Web pioneer Kevin Kelly wowed a group of Northern California science writers last night with his life story, with his vision of an ever-more-intelligent and ever-present network, and with his prediction that what he called “mess media” — the upsurge of user-generated content that is morphing mass media from a gate keeper into an attention-focuser — would deliver both knowledge to all and a living wage to those who manufacture information. That’s a mouthful, I know, but to listen to Kelly — especially in such an intimate setting, in a tiny restaurant basement with thick beams overhead — is to receive the maximum allowable dose of his charm. wisdom and optimism. I scribbled notes as best I could in the dim light and drove home wondering what misguided pessimism had afflicted me, that I could simultaneously agree with his vision of where the web is heading and yet not share his glowing anticipation of the future.
How do I do justice to his more than 60-minute talk interspersed with questions? Well, of course, I can’t so let me instead extract some thoughts that I consider a fair sampling of his remarks and that support my opening thesis.
Kelly spoke from notes on a scrap of paper and when someone joked that he wasn’t using some handheld electronic gizmo, he replied that his desire “as a highly evolved digital being is to carry nothing” and to be connected to an information web that is part of his surrounding environment. I was struck by the thought of the Star Trek characters of the Jean Luc Picard era, who spoke into a badge into badges on their chest to access the rarely-stumped ship’s computer. No flipping open communicators like the primitive Kirk characters. “I don’t want to carry anything,” Kelly said. “I think that is a sign of lower (digital) evolution.”
The back end of Kelly’s dream of an immersive network is a web that is rapidly evolving into a global machine of incredible reliability, reach and usefulness, and which is approaching the complexity the human brain. In one of the lighter moments of the talk, Kelly was asked whether the web, like our noggins, might get so complex as to suffer breakdowns, prompting him to reply that it might in fact develop “fevers” that would come and go inexplicably. But that thrust of his remarks were to marvel at how far the web has come already, in such a short time — a set of thoughts captured in a Wired article on the 10th anniversary of the Netscape IPO — and, by extension, how far it was likely to evolve in the next 10 years. As Kelly sees it the whole planet is being wired through this web of electronic connections, to the point that each time we click on some choice link we are programming the web to suggest what we want, and that through the cumulative actions of hundreds of millions and ultimately billions of human clicks, we’ll sync this electronic environment to our way of thinking and, I guess, make it our ever-present, all-delivering friend.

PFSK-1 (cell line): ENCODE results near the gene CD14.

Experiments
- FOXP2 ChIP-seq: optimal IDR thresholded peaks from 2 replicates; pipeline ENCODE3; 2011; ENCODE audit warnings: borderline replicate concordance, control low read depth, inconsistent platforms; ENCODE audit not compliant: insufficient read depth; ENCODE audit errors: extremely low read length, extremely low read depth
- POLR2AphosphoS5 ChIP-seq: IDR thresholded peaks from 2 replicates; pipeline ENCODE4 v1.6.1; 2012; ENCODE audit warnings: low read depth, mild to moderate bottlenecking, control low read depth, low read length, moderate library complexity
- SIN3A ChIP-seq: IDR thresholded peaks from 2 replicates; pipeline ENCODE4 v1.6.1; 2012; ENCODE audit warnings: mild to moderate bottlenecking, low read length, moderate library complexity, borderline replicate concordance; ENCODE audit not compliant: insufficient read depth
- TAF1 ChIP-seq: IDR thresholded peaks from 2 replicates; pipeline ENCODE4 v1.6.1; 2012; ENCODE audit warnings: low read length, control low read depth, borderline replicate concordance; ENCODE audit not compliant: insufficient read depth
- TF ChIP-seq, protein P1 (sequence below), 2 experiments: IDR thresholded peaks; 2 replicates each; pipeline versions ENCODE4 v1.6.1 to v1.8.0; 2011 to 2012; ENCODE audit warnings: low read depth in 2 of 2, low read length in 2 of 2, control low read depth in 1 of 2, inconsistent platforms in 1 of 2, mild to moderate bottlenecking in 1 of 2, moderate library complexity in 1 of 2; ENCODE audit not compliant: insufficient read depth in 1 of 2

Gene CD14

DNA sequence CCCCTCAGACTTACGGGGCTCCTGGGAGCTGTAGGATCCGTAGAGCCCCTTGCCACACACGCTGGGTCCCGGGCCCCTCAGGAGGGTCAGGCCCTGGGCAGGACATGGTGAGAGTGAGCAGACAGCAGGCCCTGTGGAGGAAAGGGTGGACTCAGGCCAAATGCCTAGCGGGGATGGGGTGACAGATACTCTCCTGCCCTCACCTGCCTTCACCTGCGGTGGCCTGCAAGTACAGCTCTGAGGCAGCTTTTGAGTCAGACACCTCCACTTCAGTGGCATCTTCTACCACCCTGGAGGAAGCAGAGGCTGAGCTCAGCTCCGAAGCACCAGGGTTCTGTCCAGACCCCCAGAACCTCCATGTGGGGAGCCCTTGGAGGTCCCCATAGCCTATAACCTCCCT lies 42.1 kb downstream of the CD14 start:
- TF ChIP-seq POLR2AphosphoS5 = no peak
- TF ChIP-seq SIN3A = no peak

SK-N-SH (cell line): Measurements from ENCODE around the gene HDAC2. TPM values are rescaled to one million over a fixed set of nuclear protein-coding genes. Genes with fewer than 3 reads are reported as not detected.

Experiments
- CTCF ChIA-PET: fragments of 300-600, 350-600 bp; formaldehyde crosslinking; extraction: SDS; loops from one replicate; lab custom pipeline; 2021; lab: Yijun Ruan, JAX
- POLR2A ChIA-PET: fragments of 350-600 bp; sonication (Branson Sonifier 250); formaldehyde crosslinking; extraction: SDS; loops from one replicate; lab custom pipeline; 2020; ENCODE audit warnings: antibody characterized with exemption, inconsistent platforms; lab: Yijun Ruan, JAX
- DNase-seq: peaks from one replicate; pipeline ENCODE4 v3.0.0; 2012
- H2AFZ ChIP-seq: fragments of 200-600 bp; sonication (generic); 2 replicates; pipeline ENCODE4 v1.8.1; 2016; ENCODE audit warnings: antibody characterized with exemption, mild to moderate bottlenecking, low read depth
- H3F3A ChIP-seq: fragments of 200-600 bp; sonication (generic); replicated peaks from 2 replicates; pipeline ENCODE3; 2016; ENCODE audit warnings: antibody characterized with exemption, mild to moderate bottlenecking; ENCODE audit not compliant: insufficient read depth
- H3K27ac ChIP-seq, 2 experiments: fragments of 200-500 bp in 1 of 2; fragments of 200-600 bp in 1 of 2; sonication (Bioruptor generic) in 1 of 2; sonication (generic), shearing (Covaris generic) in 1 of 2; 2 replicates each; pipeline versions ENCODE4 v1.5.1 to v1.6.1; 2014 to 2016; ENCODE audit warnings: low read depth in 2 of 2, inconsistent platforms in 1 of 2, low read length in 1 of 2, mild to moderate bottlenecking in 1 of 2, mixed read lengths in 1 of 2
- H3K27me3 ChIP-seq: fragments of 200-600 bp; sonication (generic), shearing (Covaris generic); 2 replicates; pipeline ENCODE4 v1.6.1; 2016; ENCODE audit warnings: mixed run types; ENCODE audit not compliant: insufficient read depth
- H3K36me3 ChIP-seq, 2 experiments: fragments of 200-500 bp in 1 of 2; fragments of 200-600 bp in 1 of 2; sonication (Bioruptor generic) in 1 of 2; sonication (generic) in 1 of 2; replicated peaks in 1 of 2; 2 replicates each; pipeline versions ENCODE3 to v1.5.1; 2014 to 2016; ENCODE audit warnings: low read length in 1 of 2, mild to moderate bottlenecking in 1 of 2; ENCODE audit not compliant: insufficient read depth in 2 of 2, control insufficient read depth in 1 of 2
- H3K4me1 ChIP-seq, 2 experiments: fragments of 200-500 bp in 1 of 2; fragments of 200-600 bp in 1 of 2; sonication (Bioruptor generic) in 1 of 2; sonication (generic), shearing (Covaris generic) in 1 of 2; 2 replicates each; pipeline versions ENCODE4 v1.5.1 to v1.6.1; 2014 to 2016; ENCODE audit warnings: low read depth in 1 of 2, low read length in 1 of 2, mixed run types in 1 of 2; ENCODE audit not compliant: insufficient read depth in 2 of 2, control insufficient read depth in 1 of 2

Of course now I’m trying to encapsulate ideas that Kelly has jammed into several books and presumably explores from time to time on his blog, so ket me refer you there for his own words, skip ahead to a couple of other points and then scoot off to work.
Mindful that he was speaking to a group of writers, Kelly noted that there seemed indeed to be livings to be made in this new web world where anyone can publish. Last year, he said, he got a million visitors a month to his blog, “a larger audience … than I ever had at Wired Magazine” and for the casual investment of five minutes time, to set up a Google Adsense account, earned over $30,000 last year on pay-per-click advertising. He touched on the notion of the attention economy, and the prospect that the mass media would become the agency that looked down into the wide-world of self-published content to focus attention on certain ideas or thoughts, but would lose its gate-keeper role of the Lippman era because even those ideas not selected would still be able to percolate to mini audiences throughout the world.
Kelly also gave us a few details of his life, such as his decision to bypass college and instead spend eight years (in the pre-1980 period) taking pictures Asia, taking pictures as that region emerged into modernity. Said Kelly, “I was infected with an optimism in Asia which has never left me.”
And that, as I noted at the outset, is a spirit I do not always share, because while I nod in agreement with much of what Kelly says about the evolution of the web, in terms of its reach and complexity, I fear that the negatives could outweigh the positives of life in this electronic environment, that the Big Brother potential of tracking our every click could outweigh the ability of anyone to make a comment that could reach around the world. In this yin-yang struggle between these rival tendencies, I fear human nature will tip the balance in favor of the repressive aspects, that we will favor our ease over our ethics, and that an ever-present web will breed a dependancy and that, if our link is severed, we’ll simply demand that it be reconnected and not be too concerned about the how. Isn’t there precedent? Wasn’t there some pompous Italian who built a dictatorship on making the trains run on time?
But who can predict what is to come and I’m reminded of the saying that the optimist and pessimist arrive at the same future — only one has more fun getting there.